Suggested types to import in both quick fix and content assist are now ordered based on various criteria so that more common types will be found towards the top of the list. Types imported from
javax.* have higher priority, in that order, than types from other packages as seen in this screen shot where the type
ExtendedList is being imported:
However, if importing types from similarly named packages as well as types declared in the same top level type like a private nested type, the private nested type has higher precedence, followed by public types from similarly named packages, followed by types from
javax.*, and finally types from other packages. The following screen shows the private type
ExtendedList appearing first in the content assist suggestion, followed by a type from a similarly named package, followed by the remaining suggestions:
getAt(String) methods will now be used to feed the inferencing engine when using '[ ]'. For example:
In the preceeding code, notice how the reference to the
name field is correctly resolved to be coming from the MyTree class. The inferencing engine realizes that the use of the '[ ]' corresponds to an invocation of the
Unicode escape sequences (e.g.,
\uE096) now have correct offsets and lengths in the parse tree, so you can use unicode escape sequences freely in your Groovy code and source locations in your file will not be corrupted.
We have made several performance enhancements for the 2.1.2 release, below are the two most notable ones. They primarily target content assist.
Type resolution is now lazier. During code assist we don't actively chase down (resolve) property accessor type references unless necessary.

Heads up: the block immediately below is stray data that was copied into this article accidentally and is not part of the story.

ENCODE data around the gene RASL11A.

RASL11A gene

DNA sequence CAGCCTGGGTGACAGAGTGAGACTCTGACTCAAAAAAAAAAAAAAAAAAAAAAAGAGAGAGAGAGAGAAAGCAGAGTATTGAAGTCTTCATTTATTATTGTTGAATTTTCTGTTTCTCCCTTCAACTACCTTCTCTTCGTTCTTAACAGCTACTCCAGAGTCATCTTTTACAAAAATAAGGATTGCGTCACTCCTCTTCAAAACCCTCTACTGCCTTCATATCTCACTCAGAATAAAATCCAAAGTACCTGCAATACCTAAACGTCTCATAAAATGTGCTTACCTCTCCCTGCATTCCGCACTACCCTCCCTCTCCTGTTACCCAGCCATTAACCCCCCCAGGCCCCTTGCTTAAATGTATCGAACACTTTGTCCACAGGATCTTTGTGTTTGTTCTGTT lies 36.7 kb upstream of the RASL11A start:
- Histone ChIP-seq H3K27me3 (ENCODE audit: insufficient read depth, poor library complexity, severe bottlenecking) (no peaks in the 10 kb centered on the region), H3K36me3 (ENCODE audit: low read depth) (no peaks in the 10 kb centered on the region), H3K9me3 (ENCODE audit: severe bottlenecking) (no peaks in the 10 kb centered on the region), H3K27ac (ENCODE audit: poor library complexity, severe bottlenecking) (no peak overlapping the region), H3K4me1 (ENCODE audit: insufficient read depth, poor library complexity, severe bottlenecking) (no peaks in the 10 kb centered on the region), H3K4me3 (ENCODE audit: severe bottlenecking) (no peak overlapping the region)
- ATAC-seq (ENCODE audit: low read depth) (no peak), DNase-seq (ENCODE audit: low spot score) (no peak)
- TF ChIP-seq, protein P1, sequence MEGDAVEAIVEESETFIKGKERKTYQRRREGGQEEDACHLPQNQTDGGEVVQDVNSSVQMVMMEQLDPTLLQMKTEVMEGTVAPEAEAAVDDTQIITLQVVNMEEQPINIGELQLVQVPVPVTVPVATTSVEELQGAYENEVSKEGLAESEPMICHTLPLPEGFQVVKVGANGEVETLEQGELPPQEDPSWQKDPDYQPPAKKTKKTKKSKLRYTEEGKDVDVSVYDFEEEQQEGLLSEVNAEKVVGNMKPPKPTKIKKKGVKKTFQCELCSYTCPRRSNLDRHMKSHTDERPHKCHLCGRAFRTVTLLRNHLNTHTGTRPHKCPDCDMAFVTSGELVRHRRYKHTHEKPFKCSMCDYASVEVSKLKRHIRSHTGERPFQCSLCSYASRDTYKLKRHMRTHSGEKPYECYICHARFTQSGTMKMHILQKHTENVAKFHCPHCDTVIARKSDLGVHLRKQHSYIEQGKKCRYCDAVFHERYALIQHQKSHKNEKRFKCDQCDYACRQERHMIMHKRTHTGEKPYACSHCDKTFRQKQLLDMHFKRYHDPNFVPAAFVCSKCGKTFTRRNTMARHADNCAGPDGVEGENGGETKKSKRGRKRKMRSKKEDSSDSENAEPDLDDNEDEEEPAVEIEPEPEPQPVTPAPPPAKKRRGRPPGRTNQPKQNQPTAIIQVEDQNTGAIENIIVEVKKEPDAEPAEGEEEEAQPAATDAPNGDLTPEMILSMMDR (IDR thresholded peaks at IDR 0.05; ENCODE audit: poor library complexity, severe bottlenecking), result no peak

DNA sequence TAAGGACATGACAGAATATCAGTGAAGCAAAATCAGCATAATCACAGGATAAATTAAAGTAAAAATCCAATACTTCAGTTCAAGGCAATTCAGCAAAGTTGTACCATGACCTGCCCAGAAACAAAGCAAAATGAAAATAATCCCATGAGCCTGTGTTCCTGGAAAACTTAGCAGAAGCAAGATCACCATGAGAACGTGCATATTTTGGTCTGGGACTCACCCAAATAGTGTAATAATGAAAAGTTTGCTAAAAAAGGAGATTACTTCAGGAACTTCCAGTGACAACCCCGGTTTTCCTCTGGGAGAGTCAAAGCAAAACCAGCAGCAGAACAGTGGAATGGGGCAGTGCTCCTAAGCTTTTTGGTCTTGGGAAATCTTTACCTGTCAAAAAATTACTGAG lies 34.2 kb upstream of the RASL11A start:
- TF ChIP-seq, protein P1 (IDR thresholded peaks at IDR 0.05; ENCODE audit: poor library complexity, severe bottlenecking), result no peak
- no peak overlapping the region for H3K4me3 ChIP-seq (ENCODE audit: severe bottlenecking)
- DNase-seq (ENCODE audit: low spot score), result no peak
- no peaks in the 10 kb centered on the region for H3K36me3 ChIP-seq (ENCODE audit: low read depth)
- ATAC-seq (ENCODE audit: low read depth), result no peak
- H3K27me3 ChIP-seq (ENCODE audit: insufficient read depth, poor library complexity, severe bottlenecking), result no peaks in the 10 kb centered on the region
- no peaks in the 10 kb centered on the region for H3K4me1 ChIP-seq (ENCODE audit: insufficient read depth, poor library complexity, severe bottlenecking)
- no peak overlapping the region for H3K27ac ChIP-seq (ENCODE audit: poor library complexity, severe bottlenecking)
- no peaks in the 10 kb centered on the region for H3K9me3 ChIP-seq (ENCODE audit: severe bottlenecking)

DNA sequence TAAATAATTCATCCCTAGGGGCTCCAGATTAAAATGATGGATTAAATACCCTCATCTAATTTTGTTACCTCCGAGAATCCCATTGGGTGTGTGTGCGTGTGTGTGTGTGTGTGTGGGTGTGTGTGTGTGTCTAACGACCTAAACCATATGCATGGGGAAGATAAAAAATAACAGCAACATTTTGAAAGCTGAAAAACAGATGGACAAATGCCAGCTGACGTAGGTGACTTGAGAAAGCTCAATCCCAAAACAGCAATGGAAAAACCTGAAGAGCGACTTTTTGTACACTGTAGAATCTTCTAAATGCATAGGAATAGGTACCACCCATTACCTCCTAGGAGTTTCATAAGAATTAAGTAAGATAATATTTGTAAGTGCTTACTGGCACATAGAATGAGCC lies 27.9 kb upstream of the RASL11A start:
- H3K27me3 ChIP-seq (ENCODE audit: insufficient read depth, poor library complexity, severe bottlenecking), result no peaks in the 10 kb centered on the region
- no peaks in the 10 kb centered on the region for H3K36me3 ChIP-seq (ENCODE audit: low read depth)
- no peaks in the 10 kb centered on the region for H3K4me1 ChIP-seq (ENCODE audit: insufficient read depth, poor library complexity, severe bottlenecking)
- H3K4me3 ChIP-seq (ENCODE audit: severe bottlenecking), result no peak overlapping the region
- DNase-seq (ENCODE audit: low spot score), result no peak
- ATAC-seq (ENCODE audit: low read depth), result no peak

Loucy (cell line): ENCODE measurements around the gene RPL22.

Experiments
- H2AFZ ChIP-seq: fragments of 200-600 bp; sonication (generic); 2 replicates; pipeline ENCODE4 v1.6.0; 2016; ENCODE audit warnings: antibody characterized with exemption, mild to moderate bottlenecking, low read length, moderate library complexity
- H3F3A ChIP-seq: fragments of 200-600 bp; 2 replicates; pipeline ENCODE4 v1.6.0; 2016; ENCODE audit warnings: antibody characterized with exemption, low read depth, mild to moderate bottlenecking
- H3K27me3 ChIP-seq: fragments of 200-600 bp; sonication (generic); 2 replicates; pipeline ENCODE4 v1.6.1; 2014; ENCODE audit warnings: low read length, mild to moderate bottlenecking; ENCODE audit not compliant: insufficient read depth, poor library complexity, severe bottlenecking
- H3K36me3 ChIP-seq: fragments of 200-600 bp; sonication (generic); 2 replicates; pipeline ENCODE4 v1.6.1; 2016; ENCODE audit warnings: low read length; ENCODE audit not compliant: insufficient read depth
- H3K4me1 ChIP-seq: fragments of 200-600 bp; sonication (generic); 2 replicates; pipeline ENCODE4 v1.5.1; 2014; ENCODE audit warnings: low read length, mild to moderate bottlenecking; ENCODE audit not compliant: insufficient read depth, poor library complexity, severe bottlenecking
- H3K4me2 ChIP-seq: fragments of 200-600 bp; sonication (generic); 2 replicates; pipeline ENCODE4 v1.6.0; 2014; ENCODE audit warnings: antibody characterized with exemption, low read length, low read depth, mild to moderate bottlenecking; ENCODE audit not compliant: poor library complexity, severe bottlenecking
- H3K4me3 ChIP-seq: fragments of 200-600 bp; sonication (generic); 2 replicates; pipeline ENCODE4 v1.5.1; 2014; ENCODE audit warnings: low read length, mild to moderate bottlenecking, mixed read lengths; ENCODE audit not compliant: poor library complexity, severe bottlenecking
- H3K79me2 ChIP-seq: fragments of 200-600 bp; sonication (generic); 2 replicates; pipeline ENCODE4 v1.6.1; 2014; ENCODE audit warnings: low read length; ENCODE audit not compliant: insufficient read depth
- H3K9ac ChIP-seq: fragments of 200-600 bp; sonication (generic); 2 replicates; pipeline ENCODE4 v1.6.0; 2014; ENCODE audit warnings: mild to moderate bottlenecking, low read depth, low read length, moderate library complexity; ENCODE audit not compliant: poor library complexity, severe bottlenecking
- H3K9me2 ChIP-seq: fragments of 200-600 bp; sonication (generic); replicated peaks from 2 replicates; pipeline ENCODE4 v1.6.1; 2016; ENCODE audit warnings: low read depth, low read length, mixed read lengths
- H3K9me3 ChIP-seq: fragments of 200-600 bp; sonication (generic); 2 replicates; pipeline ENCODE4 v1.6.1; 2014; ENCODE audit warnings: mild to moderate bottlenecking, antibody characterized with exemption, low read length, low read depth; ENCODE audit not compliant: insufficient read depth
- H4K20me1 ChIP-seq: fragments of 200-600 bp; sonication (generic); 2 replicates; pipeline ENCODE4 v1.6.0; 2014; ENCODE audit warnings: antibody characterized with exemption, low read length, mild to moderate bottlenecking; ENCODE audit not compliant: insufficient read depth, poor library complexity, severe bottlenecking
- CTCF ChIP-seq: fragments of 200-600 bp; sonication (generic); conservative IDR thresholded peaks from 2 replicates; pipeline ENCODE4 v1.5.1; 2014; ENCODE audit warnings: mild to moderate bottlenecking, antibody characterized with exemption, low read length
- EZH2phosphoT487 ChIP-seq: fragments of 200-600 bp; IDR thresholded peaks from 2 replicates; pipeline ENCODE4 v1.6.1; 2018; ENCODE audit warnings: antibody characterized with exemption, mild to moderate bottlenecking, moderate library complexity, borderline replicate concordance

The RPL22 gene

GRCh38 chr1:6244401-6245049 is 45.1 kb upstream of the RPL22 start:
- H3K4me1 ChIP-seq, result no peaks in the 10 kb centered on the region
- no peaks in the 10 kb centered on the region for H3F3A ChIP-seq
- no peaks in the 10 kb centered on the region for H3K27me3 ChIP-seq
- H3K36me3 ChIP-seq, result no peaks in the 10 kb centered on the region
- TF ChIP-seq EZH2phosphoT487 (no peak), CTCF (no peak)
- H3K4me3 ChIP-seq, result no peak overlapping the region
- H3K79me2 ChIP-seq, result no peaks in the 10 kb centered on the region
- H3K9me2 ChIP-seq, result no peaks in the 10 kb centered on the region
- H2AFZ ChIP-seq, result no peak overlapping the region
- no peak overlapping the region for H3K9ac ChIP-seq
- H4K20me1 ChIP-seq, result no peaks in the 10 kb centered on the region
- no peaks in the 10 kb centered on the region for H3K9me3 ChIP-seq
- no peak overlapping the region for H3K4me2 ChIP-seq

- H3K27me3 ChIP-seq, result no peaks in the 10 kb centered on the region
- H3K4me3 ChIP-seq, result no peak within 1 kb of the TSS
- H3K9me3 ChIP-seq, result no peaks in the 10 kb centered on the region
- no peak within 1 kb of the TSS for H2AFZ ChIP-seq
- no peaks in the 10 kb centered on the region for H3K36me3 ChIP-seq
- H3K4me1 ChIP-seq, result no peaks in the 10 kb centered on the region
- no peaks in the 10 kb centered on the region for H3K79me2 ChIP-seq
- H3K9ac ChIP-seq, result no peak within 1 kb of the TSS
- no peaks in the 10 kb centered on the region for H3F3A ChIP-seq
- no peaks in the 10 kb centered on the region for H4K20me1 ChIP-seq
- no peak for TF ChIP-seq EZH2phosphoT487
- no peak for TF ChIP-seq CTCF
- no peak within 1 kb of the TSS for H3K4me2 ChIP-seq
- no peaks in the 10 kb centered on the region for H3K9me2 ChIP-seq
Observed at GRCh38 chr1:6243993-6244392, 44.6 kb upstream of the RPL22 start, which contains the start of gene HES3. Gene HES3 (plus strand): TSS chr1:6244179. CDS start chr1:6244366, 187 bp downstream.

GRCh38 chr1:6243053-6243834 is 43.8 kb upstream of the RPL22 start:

Where appropriate, the inferencing engine will not visit the entire file to determine the type of a single expression. Rather, it will prune the branches of the AST and only visit the method or field declaration that contains the expression to be inferred. This has a noticeable affect on content assist invocation speeds.
On windows there is now an option to try and avoid Groovy-Eclipse locking jars and preventing them from being updated (or removed, in the case of attempting to uninstall a plugin in a grails project). Specify the system property -Dgreclipse.nonlocking=true when starting Eclipse/STS to activate the use of non locking classloaders. If no problems come up over the next few releases this may be made the default mode of operation. Locks should also be released (regardless of that system property setting) if the offending project is closed.
Those who wish to install Groovy-Eclipse without any UI components can do so from the update site. The feature id is
org.codehaus.groovy.headless.feature. This is primarily useful for those who are performing headless builds using PDE or Buckminster. Note that this feature is uncategorized in the update site, so under normal circumstances you will not see it in Eclipse's Update Manager. However, if you uncheck "Group items by category", you will see the feature.
For more information, see GRECLIPSE-716.
Groovy-Eclipse 2.1.2 includes Groovy 1.7.8 and is installable on STS 2.6.0, Eclipse 3.6.0, 3.6.1, or 3.6.2. Snapshot builds targeting Eclipse 3.7 are available as well. See above for the update site.
Over 50 issues have been fixed for this release.
The 2.2.0 final release is scheduled for the end of June, around the time that Eclipse 3.7 will be released. We will consider a 2.1.3 release that includes Groovy 1.8 support.
We appreciate community support and feedback. If you wish to join the discussion about Groovy-Eclipse then please sign up for the mailing list. For any issues you have (or enhancements you would like to see), please raise them in our issue tracker. If there is an existing bug fix or enhancement that you require are not seeing any movement on, please make some noise on it (and get your friends to do the same). We respond to community feedback, but we can only do so when we hear from the community.